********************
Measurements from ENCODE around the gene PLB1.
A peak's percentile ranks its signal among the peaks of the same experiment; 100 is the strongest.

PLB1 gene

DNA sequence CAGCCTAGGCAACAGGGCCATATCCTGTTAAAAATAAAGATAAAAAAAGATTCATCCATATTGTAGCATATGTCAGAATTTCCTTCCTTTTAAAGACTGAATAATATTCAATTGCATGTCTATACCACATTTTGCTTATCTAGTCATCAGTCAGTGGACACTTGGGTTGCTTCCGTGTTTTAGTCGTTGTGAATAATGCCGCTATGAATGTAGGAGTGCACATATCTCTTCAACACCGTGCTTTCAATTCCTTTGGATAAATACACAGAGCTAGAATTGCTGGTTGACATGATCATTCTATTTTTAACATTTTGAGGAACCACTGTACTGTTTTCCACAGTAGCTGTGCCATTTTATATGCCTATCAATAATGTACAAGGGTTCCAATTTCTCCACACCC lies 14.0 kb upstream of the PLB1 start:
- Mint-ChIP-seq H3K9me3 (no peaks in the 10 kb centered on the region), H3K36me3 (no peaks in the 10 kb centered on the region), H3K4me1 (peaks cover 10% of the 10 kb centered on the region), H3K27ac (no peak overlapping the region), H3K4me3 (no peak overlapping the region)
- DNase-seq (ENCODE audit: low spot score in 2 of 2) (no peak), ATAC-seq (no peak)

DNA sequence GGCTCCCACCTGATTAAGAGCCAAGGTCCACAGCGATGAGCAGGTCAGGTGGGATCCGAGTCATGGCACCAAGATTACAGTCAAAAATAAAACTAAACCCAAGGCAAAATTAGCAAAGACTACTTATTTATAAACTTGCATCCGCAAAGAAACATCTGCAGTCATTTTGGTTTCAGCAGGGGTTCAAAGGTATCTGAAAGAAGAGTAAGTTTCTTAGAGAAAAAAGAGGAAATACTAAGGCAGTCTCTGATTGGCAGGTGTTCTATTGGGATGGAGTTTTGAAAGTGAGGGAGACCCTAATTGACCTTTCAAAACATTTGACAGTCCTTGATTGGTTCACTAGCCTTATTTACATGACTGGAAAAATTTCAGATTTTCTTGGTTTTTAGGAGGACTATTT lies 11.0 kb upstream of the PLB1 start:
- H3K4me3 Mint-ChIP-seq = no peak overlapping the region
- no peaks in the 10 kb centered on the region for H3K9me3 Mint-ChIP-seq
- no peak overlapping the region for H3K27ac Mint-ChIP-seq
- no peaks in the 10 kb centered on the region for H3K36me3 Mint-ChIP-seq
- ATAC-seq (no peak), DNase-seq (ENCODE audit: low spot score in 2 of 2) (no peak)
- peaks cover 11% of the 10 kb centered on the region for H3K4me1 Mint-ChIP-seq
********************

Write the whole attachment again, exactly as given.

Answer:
Measurements from ENCODE around the gene PLB1.
A peak's percentile ranks its signal among the peaks of the same experiment; 100 is the strongest.

PLB1 gene

DNA sequence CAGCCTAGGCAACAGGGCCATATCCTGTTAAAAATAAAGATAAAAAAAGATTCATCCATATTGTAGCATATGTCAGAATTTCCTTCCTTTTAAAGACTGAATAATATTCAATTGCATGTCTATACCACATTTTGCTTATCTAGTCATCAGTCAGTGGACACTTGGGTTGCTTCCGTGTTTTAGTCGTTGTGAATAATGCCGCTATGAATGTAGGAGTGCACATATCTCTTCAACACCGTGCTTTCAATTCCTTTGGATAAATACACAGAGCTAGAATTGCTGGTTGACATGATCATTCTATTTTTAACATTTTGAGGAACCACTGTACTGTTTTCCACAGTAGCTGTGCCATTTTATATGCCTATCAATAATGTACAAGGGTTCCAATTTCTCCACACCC lies 14.0 kb upstream of the PLB1 start:
- Mint-ChIP-seq H3K9me3 (no peaks in the 10 kb centered on the region), H3K36me3 (no peaks in the 10 kb centered on the region), H3K4me1 (peaks cover 10% of the 10 kb centered on the region), H3K27ac (no peak overlapping the region), H3K4me3 (no peak overlapping the region)
- DNase-seq (ENCODE audit: low spot score in 2 of 2) (no peak), ATAC-seq (no peak)

DNA sequence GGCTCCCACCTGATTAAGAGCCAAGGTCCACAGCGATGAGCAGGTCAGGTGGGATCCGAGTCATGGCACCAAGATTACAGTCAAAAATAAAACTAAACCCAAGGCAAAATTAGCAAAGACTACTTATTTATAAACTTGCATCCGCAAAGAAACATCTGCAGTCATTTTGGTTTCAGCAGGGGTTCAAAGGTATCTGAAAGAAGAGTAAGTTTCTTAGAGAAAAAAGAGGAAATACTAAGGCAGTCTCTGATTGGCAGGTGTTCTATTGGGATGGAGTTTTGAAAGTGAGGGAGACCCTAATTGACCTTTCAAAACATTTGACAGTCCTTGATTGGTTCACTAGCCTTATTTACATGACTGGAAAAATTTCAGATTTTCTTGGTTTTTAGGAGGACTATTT lies 11.0 kb upstream of the PLB1 start:
- H3K4me3 Mint-ChIP-seq = no peak overlapping the region
- no peaks in the 10 kb centered on the region for H3K9me3 Mint-ChIP-seq
- no peak overlapping the region for H3K27ac Mint-ChIP-seq
- no peaks in the 10 kb centered on the region for H3K36me3 Mint-ChIP-seq
- ATAC-seq (no peak), DNase-seq (ENCODE audit: low spot score in 2 of 2) (no peak)
- peaks cover 11% of the 10 kb centered on the region for H3K4me1 Mint-ChIP-seq